The lack of political and personal security in Burma is a powerful example of why repatriation should never be forced and should always occur within a broader context of a genuine transition from conflict to peace and democracy. While there are several economic and political factors at play in Thailand’s relationship with Burma, these interests should not override the humanitarian responsibility to protect refugees. It is certain that forced returns will not be successful, but rather create another generation of crisis in the border region.

Thailand, and other ASEAN member states must engage with Burma’s authorities to genuinely evaluate its performance, not superficial attempts to cloak the military regime with a civilian guise. Promptly following the formation of the nominally civilian government, new President and former General Thein Sein submitted a bid to chair ASEAN in 2014. The new government has yet to produce any signs of genuine reform, and has time and time again failed to pay heed to ASEAN’s concerns and recommendations. Granting Burma the ASEAN chairmanship in 2014 and forcibly repatriating refugees from Burma without any sustainable and durable efforts towards peace, reform and national reconciliation is sure to undermine the credibility of the regional body, and moreover, the efforts of those striving for real change in Burma.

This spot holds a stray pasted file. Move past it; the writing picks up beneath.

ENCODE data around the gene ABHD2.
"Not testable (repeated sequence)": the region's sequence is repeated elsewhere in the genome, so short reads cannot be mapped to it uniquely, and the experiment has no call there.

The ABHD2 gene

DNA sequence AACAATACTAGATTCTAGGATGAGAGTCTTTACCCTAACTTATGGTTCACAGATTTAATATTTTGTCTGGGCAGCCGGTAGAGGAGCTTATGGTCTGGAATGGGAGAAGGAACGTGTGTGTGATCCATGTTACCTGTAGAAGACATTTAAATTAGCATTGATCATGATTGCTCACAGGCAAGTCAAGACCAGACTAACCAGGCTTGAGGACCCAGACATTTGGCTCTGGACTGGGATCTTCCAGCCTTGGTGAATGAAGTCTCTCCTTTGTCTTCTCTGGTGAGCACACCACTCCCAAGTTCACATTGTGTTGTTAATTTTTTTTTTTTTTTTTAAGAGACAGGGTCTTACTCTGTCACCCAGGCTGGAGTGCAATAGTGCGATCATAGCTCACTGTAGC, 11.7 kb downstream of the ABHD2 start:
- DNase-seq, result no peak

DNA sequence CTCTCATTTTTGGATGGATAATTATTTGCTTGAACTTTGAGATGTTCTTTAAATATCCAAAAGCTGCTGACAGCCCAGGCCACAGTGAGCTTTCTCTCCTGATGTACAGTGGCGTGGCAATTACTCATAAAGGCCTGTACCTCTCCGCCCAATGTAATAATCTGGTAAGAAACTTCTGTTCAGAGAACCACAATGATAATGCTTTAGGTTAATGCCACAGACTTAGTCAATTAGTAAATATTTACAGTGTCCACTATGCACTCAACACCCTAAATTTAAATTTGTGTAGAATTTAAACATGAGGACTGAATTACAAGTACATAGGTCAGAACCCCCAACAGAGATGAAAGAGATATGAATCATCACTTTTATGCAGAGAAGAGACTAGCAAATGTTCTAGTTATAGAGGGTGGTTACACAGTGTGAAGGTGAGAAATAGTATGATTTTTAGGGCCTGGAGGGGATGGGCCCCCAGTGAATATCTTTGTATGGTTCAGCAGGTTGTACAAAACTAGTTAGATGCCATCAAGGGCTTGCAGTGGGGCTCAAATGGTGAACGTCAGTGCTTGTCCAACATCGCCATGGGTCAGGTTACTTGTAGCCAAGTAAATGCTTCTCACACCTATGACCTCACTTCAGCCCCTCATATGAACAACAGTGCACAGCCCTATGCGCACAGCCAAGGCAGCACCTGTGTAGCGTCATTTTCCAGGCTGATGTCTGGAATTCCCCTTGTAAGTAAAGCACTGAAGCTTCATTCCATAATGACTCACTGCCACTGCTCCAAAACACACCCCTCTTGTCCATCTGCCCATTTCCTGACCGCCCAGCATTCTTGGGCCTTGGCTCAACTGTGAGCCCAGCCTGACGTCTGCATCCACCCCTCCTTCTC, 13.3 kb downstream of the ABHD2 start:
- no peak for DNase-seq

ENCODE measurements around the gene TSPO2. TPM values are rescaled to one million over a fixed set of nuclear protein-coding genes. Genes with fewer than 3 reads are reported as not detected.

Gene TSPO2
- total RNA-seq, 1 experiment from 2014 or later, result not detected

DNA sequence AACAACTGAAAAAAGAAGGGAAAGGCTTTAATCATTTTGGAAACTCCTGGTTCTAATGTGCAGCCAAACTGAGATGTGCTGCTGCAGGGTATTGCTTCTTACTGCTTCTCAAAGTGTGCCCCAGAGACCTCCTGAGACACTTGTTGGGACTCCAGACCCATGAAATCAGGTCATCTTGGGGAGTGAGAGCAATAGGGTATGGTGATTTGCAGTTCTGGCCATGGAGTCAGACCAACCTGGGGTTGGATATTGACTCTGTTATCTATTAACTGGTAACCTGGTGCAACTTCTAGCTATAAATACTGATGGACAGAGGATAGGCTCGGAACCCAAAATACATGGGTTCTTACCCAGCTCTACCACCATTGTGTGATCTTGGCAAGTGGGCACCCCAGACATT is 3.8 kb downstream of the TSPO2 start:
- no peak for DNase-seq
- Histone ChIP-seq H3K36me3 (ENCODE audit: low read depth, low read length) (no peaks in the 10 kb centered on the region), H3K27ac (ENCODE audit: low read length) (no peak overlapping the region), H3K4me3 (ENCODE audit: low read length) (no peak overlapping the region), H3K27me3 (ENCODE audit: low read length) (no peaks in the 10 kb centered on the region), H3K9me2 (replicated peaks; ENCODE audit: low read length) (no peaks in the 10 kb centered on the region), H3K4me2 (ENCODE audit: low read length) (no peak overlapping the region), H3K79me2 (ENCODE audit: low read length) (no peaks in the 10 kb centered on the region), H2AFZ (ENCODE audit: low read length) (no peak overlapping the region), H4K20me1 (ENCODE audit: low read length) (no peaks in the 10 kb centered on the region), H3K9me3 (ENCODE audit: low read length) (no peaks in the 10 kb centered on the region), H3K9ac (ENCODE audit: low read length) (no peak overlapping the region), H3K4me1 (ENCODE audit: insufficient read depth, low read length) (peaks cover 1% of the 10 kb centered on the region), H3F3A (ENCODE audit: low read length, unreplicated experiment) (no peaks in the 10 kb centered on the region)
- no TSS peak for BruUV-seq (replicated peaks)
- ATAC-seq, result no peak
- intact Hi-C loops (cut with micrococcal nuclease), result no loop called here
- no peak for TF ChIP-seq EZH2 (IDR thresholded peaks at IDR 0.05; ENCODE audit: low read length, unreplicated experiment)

Tags: , , , , , ,

This post is in: Blog

Related Posts
Burma Army Displays Blatant Disregard for 21st Century Panglong Peace Process
On Union Day, Reappraisal of the Peace Process is Needed
ရွမ္းျပည္တိုိးတက္ေရးပါတီ၊ ရွမ္းျပည္တပ္မေတာ္ SSPP/SSA ထုတ္ျပန္ေၾကညာခ်က္
Time for the Government to Accept the Reality of Human Rights Problems, Take Effective Measures and Move Forward
Kachin Region: War Torn Displaced Village Profiles